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Ottoman Egypt and the Emergence of the Modern World, 1500-1800

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    Available in PDF - DJVU Format | Ottoman Egypt and the Emergence of the Modern World, 1500-1800.pdf | Language: ENGLISH
    Distinguished Professor Nelly Hanna(Author)

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Aiming to place Egypt clearly in the context of some of the major worldwide transformations of the three centuries from 1500 to 1800, Nelly Hanna questions the mainstream view that has identified the main sources of modern world history as the Reformation, the expansion of Europe into America and Asia, the formation of trading companies, and scientific discoveries. Recent scholarship has challenged this approach on account of its Eurocentric bias, on both the theoretical and empirical levels. Studies on India and southeast Asia, for example, reject the models of these regions as places without history, as stagnant and in decline, and as awakening only with the emergence of colonialism when they became the recipients of European culture and technology. So far, Egypt and the rest of the Ottoman world have been left out of these approaches. Nelly Hanna fills this gap by showing that there were worldwide trends that touched Egypt, India, southeast Asia, and Europe. In all these areas, for example, there were linguistic shifts that brought the written language closer to the spoken word. She also demonstrates that technology and know-how, far from being centered only in Europe, flowed in different directions: in the eighteenth century, French entrepreneurs were trying to imitate the techniques of bleaching and dyeing of cloth that they found in Egypt and other Ottoman localities.Based on a series of lectures given at the Middle East Center at Harvard, this groundbreaking book will be of interest to all those looking for a different perspective on the history of south-north relations.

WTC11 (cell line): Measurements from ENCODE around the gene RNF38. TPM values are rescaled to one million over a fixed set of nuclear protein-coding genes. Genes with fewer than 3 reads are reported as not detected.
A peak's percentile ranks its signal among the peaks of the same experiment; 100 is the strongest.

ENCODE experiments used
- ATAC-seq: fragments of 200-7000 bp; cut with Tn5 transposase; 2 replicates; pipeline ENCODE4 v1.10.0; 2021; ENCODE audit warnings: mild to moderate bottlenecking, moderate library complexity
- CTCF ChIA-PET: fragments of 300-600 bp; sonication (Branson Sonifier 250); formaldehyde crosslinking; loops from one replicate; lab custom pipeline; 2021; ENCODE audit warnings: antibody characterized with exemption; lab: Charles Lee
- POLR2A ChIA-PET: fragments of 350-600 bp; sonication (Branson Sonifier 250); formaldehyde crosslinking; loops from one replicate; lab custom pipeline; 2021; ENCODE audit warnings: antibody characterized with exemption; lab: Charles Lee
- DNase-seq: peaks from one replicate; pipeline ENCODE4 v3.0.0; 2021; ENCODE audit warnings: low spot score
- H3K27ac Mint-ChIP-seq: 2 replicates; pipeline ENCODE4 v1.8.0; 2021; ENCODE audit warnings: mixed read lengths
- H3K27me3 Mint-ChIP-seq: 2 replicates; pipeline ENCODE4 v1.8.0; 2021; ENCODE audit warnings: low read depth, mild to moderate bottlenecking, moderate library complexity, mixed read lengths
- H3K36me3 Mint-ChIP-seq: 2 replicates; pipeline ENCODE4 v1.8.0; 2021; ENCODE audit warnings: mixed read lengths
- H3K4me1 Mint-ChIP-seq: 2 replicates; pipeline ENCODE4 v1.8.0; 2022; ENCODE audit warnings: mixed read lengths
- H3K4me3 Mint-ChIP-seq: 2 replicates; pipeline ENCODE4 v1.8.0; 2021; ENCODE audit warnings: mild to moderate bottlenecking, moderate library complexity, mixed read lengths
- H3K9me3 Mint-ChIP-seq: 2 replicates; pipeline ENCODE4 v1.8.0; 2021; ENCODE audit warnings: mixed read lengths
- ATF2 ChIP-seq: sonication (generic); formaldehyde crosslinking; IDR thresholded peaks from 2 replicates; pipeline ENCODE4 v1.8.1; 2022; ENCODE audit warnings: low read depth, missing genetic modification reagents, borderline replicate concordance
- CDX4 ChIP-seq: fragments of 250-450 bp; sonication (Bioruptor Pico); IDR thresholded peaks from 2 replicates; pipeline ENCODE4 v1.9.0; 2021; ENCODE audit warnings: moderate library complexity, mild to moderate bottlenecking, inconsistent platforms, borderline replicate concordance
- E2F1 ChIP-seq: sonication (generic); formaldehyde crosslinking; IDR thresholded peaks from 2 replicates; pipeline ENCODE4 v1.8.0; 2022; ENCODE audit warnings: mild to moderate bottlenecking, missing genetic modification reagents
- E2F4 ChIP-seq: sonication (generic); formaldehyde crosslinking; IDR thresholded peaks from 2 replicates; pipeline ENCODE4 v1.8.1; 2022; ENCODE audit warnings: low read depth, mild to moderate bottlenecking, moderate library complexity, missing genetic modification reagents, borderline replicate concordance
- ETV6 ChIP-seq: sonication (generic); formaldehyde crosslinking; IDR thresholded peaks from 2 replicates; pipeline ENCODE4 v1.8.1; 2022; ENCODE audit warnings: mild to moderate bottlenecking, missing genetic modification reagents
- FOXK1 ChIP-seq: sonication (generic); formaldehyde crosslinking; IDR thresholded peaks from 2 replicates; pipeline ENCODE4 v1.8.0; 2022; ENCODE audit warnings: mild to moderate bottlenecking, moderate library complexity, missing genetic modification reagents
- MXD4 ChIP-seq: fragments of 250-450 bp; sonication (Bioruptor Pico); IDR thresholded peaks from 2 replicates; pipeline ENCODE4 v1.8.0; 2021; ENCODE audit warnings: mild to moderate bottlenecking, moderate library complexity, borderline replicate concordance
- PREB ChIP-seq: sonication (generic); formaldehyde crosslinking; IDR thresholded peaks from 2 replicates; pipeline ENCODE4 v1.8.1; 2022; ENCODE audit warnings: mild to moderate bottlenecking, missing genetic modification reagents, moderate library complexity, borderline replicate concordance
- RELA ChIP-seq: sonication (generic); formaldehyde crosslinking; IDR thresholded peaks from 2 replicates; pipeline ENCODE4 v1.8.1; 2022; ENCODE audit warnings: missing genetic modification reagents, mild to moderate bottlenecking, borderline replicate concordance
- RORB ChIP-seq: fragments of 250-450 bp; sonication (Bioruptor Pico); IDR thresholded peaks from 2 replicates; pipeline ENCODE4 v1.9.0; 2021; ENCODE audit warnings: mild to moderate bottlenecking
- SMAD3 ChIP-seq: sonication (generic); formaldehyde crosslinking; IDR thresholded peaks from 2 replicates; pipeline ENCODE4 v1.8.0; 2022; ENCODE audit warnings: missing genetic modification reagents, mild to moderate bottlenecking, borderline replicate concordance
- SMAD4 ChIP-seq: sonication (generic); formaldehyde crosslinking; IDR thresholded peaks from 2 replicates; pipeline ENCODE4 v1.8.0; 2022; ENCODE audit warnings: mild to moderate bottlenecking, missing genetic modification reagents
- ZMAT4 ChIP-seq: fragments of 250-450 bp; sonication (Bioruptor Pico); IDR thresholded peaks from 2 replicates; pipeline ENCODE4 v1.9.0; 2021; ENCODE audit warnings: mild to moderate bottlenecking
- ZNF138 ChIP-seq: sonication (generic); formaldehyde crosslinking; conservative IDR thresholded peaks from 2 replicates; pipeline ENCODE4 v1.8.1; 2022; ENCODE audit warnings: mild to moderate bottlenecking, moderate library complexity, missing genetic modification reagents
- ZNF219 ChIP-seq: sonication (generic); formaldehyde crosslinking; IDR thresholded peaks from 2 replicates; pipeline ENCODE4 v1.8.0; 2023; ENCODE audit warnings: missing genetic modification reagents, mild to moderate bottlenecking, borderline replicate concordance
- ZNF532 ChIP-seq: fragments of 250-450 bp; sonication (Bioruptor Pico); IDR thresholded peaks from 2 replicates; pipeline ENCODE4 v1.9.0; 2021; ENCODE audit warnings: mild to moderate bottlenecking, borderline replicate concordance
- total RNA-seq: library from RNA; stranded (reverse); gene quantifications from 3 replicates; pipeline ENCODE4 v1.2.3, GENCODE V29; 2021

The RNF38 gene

Nelly Hanna is distinguished university professor in the Department of Arab and Islamic Civilizations at the American University in Cairo. She is the author of a number of books including Society and Economy in Egypt and the Eastern Mediterranean 1600-1900 (AUC Press, 2005) and Artisan Entrepreneurs in Cairo and Early Modern Capitalism 1600-1800 (AUC Press, 2011).

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Review Text

  • By docread on 2 June 2015

    Amateurish poorly researched and badly written book claiming great transfers of dyeing and bleaching techniques ( irritatingly referred to in the text as know-how) from Ottoman Egypt to Europe during the 17/18th century. The author then concludes that Ottoman Egypt was at the forefront of new technical developments that inspired Europe and not a backwater in the global economy as the Napoleon French expedition discovered.It makes one cringe at the poor development of arguments and the paucity and irrelevant evidence the author barely marshals to sustain her thesis.It reads more like a propagandist pamphlet aiming to indoctrinate some impressionable undergraduates by asserting that the textile industry and prevalent techniques used in the Ottoman lands were far superior than any in Europe. The Indian cotton industry was certainly quite advanced and its exports dominated the world market. Indian textiles were imported to Egypt through Jiddah on the Red Sea. No Egyptian manufactured goods were exported as the quality of craftsmanship and productivity amongst the textile workers in Egypt was in profound decline as witnessed by a number of European travellers and local Consuls.Andre Raymond the great French historian of Cairo during the Ottoman period confirms the mediocrity and stagnation of techniques and low productivity for three and a half centuries in the textile industry.What does it say about the author of a book who signs herself as "distinguished Professor" ?

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